On my Big Fish Expeditions Website I have a Bull Shark trip listed for December in Playa Del Carmen but there are no exact dates because I’m still sitting on the sidelines waiting to see what happens this year. Last season, after the sharks had congregated to attend the shark feed, they were captured and killed by shark fishermen from the surrounding villages. As a conservationist, I can’t participate in a feed this year if the sharks are likely to meet the same fate. So, the trip is on hold until I hear that the locals have found a way to protect the sharks.



Looking even further forward, I have chartered the Inula which is a liveaboard catamaran that sails out of Panama to Malpelo which is a small volcanic island deep in the Eastern Tropical Pacific. If you haven’t heard of Malpelo, imagine world famous Cocos Island but with even more shark diversity. Malpelo has schooling hammers in relatively shallow water, silky sharks, Galapagos sharks, whitetips (not the oceanic kind), occasional whale sharks, mantas and in February (which is when we’ll be going) Smalltooth Sandtiger Sharks which are the regular sandtiger’s oversized cousin. The smalltooths live in very deep water and swim up to the 50-60 meter range at Malpelo for a short time each year. The pics from this year’s trip (taken by accomplished photographer Tomas Kotouc) show how impressive and accessible these animals are at the island.

With six full days at Malpelo and two extra dive days on Panama’s excellent off shore reefs on the way there and back, the Malpelo Shark Safari will be an amazing adventure. More info on Big Fish: Malpelo Shark Safari


Dates are up! The Tiger Beach Experience stands alone. I hope you can make it next year: 2012 Tiger Beach Photo Workshop and Shark Safari


And finally, by popular demand I have a new batch of Elasmo Tees hot off the printing press. This time they have logos front and back and come in three colours. Support Elasmodiver and Predators in Peril with a stylin’ new elasmo-tee (or two, or three…)

Men’s fitted and women’s fitted cap sleeved are available. Get ’em while you can, I’m running out already. Ordering info here: Elasmo Tees

For the sharks,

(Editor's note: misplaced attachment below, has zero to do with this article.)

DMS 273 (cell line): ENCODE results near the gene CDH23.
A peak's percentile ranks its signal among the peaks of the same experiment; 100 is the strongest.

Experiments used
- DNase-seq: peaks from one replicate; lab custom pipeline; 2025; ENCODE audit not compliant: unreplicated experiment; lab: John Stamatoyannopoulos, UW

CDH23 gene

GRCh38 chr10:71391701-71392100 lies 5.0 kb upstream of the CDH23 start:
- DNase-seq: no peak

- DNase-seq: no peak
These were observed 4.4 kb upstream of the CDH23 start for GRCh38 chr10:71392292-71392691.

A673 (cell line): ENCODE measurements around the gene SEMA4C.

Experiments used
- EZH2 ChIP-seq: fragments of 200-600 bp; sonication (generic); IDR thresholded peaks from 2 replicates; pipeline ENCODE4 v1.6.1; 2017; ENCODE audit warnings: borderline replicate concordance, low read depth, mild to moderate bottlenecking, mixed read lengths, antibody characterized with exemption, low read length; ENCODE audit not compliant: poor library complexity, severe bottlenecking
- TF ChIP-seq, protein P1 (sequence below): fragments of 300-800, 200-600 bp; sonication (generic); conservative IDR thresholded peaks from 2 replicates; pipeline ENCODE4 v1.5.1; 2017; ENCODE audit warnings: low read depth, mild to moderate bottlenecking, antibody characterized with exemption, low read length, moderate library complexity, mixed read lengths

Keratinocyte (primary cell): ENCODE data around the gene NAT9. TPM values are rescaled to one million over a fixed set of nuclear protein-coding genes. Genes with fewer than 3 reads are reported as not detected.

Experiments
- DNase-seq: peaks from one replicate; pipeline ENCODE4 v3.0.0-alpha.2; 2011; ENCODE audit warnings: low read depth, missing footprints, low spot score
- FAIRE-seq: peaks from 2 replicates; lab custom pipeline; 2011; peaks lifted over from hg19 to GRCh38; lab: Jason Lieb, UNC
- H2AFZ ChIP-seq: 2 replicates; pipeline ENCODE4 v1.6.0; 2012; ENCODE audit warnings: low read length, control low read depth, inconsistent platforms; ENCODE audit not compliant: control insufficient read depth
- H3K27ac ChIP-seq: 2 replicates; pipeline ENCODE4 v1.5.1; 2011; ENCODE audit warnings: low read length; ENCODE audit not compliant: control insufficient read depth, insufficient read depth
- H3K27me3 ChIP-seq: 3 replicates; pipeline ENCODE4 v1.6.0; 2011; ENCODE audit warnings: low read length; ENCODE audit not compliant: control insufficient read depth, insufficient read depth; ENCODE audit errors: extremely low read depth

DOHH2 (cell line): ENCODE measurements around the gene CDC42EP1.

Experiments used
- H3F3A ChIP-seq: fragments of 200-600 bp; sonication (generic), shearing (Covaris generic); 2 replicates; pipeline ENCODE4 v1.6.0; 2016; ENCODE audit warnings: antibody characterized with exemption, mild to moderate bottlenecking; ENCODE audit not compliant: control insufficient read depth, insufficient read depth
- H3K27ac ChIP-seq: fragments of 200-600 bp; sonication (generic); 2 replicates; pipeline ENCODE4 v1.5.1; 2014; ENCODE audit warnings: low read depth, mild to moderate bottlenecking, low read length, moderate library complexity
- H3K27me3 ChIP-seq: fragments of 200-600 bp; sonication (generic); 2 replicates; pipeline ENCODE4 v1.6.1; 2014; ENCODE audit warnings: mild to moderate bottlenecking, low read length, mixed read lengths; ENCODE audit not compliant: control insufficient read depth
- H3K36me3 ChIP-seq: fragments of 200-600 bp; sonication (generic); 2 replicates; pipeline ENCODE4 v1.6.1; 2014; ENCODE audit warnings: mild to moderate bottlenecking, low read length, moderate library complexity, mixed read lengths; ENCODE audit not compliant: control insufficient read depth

Andy Murch

I am no longer a ‘Shark Diver’   15 comments

Hi everyone, this particular blog post is an industry rant. So, if you don’t like petty politics you’ll probably want to skip it.

You would think that the term ‘shark diver’ refers to all of us. For example, I have been shark diving every chance I get for more than a decade. I have photographed more species of sharks than most people on this planet and therefore I thought (in my naivety) that I might indeed be a ‘shark diver’. Therefore, a few years ago, as an extension of my passion for shark diving, it seemed appropriate to call my WordPress blog ‘Shark Diver’.

I had heard horror stories of an over zealous operator who theatens other operators and magazines with court action if they use the the term ‘shark diver’ but I believed that being a shark photographer and generally a magnanimous guy with a reputation for being neutral, that the operator would be gracious enough to realize that I was indeed a ‘shark diver’ and that my blog was appropriately named.

Considering that my website (BTW, that means SHARKDIVER IN LATIN!!!!!!)  links to ALL shark diving operators (including the one that has registered ‘shark diver’) I thought I would be left in peace to come up with more hair-brained expeditions, take people shark diving (can I even say that now?), showcase endangered shark species on my website and generally have fun with sharks.

Apparently I was mistaken. Yesterday, I was unable to access my WordPress account because it had been suspended. The operator has trademarked the term shark diver. They presented WordPress with enough legalese to scare them into suspending my blog. I don’t blame WordPress at all for agreeing. After all, who wants to fight a court case if you don’t have to? Well, the operator does but he doesn’t really count.

How someone can trademark the generic term shark diver is beyond me but there are some devious people out there that will do whatever they can to get ahead. I’m not saying that the company that trademarked (and is trying to monopolize) the term ‘shark diver’ is devious. Far from it! Its a completely legitimate thing to do, like trademarking the term scuba diver or horse rider or hiker or person. Obviously its very specific to what that company does and we should all respect that. And, even if I secretly thought that it was a low move to stop other companies from using the term ‘shark diver’ I wouldn’t dream of saying it! I might get sued by them! That would be kinda fun especially because I’m Canadian and our court system is a lot different. But, at the end of the day I’d rather be in the water with sharks than in the courtroom with them.

So from now on, I guess that I should be very careful about using the term ‘shark diver’. Perhaps we should all consider a ‘shark diver’ as someone who dives exclusively with the company that has trademarked the term ‘shark diver’. That would make the rest of us ‘cartilaginous fish divers’. Its a bit wordy but I’m sure we’ll all get used to it.

For the cartilaginous fishes,

Andy Murch

Oh, and before I forget, I better take the link to their website off of the Elasmodiver links page. I’ve been displaying it for free for them for many years without their permission and I wouldn’t want them to get even more upset 😉